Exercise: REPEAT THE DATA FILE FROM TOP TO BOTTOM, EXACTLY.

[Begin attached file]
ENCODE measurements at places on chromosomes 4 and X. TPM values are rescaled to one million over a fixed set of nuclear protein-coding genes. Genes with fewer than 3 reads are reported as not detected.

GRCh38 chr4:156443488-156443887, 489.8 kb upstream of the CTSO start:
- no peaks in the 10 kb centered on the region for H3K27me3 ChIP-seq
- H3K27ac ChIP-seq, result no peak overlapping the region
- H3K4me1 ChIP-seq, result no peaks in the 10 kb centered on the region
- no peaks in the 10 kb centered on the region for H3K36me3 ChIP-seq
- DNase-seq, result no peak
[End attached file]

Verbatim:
ENCODE measurements at places on chromosomes 4 and X. TPM values are rescaled to one million over a fixed set of nuclear protein-coding genes. Genes with fewer than 3 reads are reported as not detected.

GRCh38 chr4:156443488-156443887, 489.8 kb upstream of the CTSO start:
- no peaks in the 10 kb centered on the region for H3K27me3 ChIP-seq
- H3K27ac ChIP-seq, result no peak overlapping the region
- H3K4me1 ChIP-seq, result no peaks in the 10 kb centered on the region
- no peaks in the 10 kb centered on the region for H3K36me3 ChIP-seq
- DNase-seq, result no peak